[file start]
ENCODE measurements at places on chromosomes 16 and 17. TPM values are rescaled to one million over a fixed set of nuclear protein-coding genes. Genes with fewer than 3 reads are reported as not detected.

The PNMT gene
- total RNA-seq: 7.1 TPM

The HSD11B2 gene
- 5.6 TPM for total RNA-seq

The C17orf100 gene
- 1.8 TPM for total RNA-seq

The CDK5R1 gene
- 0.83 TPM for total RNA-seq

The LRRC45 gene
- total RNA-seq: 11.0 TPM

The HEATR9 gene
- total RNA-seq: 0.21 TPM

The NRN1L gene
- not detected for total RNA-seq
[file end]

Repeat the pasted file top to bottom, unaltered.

ENCODE measurements at places on chromosomes 16 and 17. TPM values are rescaled to one million over a fixed set of nuclear protein-coding genes. Genes with fewer than 3 reads are reported as not detected.

The PNMT gene
- total RNA-seq: 7.1 TPM

The HSD11B2 gene
- 5.6 TPM for total RNA-seq

The C17orf100 gene
- 1.8 TPM for total RNA-seq

The CDK5R1 gene
- 0.83 TPM for total RNA-seq

The LRRC45 gene
- total RNA-seq: 11.0 TPM

The HEATR9 gene
- total RNA-seq: 0.21 TPM

The NRN1L gene
- not detected for total RNA-seq